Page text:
The Fort Worth Star-Telegram appears to have the goods on Texas TV evangelist Mike Murdock. The good pastor is alleged to have used his ministry to raise funds for his own personal useand for gifts to his relatives. Murdock's ministry board, such as it was, had a "minimal" role in overseeing ministry spending. Murdock is also said to be economical with the truth in regards to his qualifications and what the ministry actually does.

Reporter Darren Barbee is my hero of the day!
Canada's "monopoly money" tried by US

Guess there will be an end to American jokes about Canada's money, which uses different colours for different denominations, now that the new US $20 design will use a colour other than green, the first non-green US paper money in decades.

Americans may come to like this change. I'm used to the different colour Canadian denominations and find, when I am handling American money in the US, that I have to look harder at the individual bills to make sure that I don't pay for a candy bar with a US $50 bill by mistake. That may not be a bad thing, given the prevalence of counterfeit money mentioned in the story...but I find different colours are helpful.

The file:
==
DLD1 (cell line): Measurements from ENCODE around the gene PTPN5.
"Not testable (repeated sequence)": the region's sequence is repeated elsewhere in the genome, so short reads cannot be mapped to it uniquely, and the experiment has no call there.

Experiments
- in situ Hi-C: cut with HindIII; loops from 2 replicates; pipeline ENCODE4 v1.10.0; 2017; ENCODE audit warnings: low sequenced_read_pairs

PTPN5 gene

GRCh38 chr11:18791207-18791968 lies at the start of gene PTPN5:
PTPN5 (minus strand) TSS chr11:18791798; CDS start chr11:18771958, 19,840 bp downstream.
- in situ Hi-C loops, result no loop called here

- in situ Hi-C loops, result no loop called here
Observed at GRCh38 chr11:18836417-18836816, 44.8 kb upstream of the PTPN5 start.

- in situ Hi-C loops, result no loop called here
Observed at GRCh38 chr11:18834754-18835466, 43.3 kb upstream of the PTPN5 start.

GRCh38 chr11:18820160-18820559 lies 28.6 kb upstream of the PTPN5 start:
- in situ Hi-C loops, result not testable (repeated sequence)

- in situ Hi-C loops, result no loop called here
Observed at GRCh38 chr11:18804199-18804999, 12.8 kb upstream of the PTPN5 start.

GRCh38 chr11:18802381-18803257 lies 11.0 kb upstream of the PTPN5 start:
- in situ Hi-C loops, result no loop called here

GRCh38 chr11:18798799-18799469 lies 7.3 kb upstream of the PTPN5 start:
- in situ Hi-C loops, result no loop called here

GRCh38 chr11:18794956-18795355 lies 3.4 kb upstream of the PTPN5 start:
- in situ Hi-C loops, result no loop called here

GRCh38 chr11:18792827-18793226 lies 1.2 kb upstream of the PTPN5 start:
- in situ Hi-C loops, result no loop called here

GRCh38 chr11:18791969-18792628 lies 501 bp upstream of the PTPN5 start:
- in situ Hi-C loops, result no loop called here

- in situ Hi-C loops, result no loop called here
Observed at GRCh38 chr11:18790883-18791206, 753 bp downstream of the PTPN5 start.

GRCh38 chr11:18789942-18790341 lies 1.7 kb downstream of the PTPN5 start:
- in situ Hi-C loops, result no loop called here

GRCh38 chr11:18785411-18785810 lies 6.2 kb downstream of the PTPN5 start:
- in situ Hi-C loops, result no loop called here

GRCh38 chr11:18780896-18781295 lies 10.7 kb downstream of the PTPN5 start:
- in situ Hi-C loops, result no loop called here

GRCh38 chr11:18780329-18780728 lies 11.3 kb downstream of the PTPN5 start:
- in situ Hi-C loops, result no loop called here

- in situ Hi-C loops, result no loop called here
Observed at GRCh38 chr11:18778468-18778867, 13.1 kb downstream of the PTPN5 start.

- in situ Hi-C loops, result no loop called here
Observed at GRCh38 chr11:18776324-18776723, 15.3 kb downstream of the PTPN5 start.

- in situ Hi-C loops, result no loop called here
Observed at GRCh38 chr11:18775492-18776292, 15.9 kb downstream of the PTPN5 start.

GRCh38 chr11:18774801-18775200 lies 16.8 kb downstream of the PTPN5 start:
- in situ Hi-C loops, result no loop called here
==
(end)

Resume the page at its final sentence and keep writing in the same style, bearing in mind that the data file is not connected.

Tuesday, March 04, 2003

Shaw Brothers: The Kings of Asia's Film Industry

...for your online chopsocky needs.
Where's the plumbers' bits?

The adventures of some Brits who move to the remote Isle of Lewis:Island Life : Moving to the Isle of Lewis.

I think that assembling a storage cabinet upside down and inside out is something that I would do, but they seem to have managed it too. :)
More posts to follow soon

...later today I hope.
He saves, he scores!

Junior A hockey goalie Curtis Darling of the Chilliwack Chiefs gets a shutout and scores a goal too!
Rotwang returns to a theatre near you

The silent classic Metropolis has been newly restored and is touring North America. Here's an interesting
feature from the Vancouver Sun on how they went about restoring the film to be as close as possible to the film that Fritz Lang actually made.

Monday, March 03, 2003

Auf Wiedersehen, Jeremy